When the data collected by the Observatory put the level of risk at its highest, the Department of Transportation for the state of Hawaii gets to work. The first step is to carry out a series of tests by throwing gravel on the still hot, though no longer incandescent, lava. The aim is to measure the amount of material per square metre required for the lava to become a practicable road while solidifying.
“Protective measures to prevent or minimize road collapse are also being considered. There’s a lot of engineering behind these decisions,” explained Darryl Oliveira, Hawaii County Civil Defense Administrator, in an interview for the Hawaii Tribune Herald, at the time when the town of Pahoa seemed most at risk.
At the same time as materials are tested, the subsoil is analysed using radars to search for galleries or pockets of air that could pose a hazard for vehicles in the future. All of this must be carried out in record time, in order to plan the road and start spreading the aggregate before the lava cools completely. In the case of Kilauea, where the lava is especially liquid, it must all happen in a matter of a few weeks.
Although in the end it was not necessary to rebuild highway 130 in 2014, the same methods were used in 1986 in Kalapana, also in the district of Puna, when another episode from the same eruption destroyed a large part of the town and left residents completely cut off.
While rebuilding the main roads is priority number one and requires the bulk of the resources available, other teams work on the opening of temporary alternative routes for local residents. These projects are of a different nature, requiring heavy machinery and on occasion destroying some of the features which constitute the island’s greatest tourist attractions.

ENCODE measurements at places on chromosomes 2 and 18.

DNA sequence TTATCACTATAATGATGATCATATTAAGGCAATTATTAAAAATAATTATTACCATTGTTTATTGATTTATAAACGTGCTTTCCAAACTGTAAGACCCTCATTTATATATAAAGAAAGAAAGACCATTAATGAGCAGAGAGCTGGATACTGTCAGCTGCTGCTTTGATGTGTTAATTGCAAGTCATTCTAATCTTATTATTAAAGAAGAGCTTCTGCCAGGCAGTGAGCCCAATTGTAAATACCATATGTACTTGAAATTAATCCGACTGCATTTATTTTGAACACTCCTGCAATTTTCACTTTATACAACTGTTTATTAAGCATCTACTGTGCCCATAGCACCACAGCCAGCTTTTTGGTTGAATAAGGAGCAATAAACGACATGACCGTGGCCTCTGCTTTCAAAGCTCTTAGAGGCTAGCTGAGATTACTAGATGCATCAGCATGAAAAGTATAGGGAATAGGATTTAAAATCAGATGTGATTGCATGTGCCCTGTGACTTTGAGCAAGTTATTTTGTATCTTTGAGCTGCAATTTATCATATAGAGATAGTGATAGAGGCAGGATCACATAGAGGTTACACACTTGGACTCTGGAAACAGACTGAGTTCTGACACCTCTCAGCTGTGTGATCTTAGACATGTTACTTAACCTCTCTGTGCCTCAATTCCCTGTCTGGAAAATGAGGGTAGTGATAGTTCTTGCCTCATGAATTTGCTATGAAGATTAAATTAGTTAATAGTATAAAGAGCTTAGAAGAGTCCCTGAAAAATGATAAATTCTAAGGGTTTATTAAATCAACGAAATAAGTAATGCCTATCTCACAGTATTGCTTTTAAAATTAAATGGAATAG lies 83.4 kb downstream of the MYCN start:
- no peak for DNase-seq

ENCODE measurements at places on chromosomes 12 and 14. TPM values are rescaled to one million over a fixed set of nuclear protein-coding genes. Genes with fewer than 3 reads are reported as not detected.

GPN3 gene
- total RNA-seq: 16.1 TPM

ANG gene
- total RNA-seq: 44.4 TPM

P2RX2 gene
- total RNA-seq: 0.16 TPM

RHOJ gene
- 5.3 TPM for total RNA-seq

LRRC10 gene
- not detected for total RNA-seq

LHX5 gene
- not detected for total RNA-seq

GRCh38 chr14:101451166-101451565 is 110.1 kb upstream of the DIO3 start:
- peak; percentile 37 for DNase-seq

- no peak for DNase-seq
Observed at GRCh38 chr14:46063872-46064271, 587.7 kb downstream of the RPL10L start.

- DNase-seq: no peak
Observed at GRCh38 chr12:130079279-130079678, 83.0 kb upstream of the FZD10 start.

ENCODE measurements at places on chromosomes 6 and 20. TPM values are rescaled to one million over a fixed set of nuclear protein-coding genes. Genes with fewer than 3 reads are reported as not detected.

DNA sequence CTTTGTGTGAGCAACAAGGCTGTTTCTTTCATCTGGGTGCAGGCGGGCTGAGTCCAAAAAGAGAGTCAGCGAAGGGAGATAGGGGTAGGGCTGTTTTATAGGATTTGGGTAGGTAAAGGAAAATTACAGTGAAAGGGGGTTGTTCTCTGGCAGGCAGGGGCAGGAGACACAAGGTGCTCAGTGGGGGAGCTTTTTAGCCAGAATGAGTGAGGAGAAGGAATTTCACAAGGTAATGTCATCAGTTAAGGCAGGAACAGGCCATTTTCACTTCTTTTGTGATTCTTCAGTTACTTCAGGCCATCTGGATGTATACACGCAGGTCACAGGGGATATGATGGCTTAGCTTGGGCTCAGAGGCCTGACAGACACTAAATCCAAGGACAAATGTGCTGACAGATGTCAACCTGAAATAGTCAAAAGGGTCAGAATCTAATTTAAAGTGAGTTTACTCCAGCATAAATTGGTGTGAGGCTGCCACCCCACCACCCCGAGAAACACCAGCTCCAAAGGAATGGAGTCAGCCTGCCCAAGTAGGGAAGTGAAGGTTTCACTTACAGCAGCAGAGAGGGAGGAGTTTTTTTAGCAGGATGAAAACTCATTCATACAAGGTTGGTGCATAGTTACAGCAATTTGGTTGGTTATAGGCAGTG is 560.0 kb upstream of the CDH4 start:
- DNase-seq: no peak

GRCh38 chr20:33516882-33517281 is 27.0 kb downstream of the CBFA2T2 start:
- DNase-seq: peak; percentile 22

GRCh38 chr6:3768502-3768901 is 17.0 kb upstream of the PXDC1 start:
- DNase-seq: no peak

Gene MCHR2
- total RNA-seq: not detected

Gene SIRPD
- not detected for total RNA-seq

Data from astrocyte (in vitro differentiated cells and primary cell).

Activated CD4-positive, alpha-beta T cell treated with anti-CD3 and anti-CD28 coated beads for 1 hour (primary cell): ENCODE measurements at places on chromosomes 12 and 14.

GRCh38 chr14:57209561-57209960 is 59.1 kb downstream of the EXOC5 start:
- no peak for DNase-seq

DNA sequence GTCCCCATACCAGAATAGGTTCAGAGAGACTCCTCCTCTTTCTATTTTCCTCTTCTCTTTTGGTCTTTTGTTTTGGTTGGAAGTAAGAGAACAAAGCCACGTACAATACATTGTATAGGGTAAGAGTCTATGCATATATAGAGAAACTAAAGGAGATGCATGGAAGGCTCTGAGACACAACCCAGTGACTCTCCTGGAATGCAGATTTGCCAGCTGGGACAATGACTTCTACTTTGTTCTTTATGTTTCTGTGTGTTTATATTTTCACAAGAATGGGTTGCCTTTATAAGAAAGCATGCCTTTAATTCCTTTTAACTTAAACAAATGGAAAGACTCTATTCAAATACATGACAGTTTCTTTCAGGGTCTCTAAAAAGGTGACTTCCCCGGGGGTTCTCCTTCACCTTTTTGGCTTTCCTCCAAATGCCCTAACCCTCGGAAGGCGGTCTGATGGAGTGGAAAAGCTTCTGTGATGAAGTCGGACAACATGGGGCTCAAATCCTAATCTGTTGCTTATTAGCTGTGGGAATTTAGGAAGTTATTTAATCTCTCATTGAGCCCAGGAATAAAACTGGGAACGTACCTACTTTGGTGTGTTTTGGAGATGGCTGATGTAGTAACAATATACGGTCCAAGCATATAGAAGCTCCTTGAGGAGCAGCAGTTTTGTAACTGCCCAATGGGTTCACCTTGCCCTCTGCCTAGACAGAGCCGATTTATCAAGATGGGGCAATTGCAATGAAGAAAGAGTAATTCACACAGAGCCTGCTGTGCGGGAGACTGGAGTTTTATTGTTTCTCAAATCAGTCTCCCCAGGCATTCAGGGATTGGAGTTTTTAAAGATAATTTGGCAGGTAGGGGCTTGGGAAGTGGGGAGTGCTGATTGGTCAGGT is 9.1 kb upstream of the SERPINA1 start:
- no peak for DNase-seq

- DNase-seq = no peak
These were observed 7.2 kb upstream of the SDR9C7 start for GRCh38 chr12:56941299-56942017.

Goodbye to the Road Closed sign
The Chain of Craters Road is one of the favourite tourist attractions in the Hawaiian archipelago. Built in 1928, this 30 km stretch of road crosses the Hawaiian Volcanoes National Park. Its history is linked to lava, and it has been closed to vehicles on several occasions, to be reopened later.
After being buried in 1986, alternative routes were built and the decision was taken not to reopen it to traffic. It was, instead, an exciting option for the most adventurous tourists. A “Road Closed” sign stuck in the lava served to deter those not so bold.
In 2014, however, in light of the risk to Pahoa, both park and island authorities realised that reopening this historic route was the only option for maintaining communications going whilst the main access road was rebuilt.
“Now is the time to take the last photos of that ‘Road Closed’ sign before it is removed. We will reopen closed stretches as quickly as possible, as soon as we have the necessary diggers available.” Statement by Cindy Orlando, park superintendent, in October 2014.
And so it was. For several weeks, heavy machinery worked assiduously to clear away the solidified lava to the extent possible, reopening a road that had been lying under a layer of basalt for 30 years. A single-track road was built around the area affected by the eruption. A short time later, with the town no longer in danger, the project was suspended.
At the beginning of time, when Pelé, the Hawaiian Goddess of Fire, decided to live in Kilauea, she challenged Kamapua’a, God of Rain, to take over the island. Conscious of the power they both held, they decided to call it a draw to avoid a battle and share the land between them. Since then, fire has implacably ruled over the south of the island. A year ago, episode 61g, still active, once again covered the Chain of Volcanoes road, thus closing this route just a year and a half after it was reopened to traffic. Kilauea and Pelé had again claimed back what was theirs.